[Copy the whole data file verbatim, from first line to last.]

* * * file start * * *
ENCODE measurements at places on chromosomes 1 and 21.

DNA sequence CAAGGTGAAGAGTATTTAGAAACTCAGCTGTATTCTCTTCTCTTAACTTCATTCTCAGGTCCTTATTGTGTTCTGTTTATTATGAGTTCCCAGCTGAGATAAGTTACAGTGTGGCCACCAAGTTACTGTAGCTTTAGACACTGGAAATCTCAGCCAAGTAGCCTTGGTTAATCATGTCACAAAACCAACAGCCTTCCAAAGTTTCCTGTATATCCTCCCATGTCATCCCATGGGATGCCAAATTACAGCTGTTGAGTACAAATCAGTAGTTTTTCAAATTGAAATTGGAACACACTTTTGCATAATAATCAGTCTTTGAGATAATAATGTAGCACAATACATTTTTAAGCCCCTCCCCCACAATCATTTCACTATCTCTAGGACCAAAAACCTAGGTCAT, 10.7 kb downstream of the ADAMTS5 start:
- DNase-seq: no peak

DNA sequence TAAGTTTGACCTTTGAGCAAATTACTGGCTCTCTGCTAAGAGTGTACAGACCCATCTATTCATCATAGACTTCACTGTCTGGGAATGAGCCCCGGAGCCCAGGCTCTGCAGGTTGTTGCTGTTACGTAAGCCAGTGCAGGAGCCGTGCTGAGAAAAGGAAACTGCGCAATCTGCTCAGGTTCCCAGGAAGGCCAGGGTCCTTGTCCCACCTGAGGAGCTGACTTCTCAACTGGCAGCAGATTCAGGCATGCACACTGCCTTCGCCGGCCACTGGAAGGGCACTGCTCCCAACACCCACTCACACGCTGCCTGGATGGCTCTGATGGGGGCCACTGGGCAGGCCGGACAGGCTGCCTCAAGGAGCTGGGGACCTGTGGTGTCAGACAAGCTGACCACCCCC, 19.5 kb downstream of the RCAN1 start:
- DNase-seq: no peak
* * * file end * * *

ENCODE measurements at places on chromosomes 1 and 21.

DNA sequence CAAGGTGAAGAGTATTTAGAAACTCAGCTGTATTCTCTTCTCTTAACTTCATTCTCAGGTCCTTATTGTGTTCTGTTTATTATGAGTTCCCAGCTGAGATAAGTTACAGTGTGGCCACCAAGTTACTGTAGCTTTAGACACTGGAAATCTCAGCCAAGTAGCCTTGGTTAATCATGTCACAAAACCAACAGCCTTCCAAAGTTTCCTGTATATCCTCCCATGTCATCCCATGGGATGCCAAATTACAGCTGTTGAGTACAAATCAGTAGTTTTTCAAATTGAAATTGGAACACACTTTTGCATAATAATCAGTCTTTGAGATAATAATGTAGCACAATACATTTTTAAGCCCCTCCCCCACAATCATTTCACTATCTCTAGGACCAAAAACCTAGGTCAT, 10.7 kb downstream of the ADAMTS5 start:
- DNase-seq: no peak

DNA sequence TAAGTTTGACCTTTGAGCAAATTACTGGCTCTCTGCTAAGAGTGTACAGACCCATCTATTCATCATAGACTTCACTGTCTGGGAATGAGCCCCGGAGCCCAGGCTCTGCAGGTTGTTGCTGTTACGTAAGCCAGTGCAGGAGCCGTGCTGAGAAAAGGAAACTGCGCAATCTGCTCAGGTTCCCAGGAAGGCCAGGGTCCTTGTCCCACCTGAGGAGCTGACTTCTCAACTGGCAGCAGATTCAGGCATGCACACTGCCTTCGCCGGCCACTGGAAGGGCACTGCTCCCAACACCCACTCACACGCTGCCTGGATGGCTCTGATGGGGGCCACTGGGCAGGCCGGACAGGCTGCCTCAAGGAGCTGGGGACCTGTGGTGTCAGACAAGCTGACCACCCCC, 19.5 kb downstream of the RCAN1 start:
- DNase-seq: no peak